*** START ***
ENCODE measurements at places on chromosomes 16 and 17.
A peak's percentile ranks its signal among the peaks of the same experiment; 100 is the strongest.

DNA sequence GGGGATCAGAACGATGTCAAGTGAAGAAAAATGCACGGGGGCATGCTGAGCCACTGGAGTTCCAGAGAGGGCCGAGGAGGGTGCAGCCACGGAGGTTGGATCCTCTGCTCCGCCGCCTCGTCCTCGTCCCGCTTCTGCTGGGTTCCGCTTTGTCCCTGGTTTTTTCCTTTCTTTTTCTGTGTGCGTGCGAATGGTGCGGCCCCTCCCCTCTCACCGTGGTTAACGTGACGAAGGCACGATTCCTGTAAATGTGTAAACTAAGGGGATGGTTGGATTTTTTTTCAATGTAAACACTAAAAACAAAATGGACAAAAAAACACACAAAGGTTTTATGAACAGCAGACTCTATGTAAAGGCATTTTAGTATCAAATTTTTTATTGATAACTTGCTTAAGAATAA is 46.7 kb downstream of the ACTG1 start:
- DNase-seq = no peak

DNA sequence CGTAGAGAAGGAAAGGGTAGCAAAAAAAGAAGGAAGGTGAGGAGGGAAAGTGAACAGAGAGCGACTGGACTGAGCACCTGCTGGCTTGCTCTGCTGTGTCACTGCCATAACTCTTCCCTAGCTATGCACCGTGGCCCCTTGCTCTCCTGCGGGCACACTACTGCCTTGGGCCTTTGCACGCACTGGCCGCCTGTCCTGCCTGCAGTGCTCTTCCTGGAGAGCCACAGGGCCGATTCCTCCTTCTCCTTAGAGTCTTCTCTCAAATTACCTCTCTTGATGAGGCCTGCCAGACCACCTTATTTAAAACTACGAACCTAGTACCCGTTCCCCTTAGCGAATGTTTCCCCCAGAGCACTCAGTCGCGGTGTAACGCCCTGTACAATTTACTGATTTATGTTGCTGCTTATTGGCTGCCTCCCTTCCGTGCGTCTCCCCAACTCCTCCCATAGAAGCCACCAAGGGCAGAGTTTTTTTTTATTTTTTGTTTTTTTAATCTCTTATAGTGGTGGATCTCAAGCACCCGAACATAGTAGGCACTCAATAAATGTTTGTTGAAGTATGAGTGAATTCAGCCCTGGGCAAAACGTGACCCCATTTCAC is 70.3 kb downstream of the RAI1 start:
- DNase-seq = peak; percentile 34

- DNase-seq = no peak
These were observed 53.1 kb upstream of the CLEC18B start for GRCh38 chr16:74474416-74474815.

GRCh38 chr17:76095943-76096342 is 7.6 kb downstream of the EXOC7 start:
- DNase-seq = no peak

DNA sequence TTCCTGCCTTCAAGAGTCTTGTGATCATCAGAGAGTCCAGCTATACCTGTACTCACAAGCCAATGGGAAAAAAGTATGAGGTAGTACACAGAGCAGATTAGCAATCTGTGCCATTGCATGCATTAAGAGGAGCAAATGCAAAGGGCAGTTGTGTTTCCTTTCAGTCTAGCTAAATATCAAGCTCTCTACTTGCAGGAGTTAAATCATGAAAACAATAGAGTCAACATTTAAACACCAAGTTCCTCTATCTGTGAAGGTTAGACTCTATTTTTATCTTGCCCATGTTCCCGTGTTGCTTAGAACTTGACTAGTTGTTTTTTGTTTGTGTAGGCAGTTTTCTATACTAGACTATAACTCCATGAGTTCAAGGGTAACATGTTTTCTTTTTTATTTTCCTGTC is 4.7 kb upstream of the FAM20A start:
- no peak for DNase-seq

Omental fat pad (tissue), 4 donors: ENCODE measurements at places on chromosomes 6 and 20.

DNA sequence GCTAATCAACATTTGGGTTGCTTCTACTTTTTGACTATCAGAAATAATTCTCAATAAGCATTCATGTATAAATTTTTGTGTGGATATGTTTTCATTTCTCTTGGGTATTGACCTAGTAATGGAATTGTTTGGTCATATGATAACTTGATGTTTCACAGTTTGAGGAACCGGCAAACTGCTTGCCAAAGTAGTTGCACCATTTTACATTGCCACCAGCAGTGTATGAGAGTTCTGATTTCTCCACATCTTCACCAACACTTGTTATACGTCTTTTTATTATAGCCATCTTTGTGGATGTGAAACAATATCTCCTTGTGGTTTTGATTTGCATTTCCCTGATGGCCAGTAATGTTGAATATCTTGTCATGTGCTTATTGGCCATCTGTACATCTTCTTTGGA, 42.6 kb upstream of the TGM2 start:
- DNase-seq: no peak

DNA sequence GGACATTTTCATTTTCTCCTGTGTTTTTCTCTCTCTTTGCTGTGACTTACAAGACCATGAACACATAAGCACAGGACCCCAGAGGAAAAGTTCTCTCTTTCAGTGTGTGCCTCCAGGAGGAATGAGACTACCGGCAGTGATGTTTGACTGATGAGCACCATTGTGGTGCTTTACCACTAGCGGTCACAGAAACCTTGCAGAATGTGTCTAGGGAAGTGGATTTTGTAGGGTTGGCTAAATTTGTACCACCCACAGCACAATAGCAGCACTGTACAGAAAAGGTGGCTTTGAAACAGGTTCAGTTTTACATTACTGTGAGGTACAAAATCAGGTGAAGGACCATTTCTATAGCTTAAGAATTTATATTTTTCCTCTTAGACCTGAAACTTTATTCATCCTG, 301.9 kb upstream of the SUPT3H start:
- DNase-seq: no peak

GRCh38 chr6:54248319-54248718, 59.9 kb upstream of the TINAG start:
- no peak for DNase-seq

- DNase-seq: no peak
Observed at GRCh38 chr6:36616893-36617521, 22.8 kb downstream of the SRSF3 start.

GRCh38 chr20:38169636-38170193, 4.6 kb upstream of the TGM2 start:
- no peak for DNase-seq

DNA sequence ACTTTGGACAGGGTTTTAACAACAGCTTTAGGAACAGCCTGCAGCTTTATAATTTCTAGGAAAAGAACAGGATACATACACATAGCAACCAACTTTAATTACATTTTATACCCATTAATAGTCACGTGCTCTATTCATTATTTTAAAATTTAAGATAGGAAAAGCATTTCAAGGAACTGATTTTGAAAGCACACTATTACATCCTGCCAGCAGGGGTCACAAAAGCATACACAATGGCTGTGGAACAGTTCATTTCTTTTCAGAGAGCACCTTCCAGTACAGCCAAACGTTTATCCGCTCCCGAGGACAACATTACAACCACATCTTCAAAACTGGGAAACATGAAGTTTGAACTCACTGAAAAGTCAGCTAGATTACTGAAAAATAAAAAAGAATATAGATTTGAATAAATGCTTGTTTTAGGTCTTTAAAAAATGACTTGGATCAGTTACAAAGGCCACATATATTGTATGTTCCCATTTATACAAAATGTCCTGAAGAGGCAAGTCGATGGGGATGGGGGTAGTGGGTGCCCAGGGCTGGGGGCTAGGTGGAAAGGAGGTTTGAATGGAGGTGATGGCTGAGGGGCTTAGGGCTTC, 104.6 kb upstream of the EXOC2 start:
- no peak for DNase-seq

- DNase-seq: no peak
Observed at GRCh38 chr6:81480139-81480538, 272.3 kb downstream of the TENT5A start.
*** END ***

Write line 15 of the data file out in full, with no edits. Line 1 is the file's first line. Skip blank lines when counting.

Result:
- DNase-seq: no peak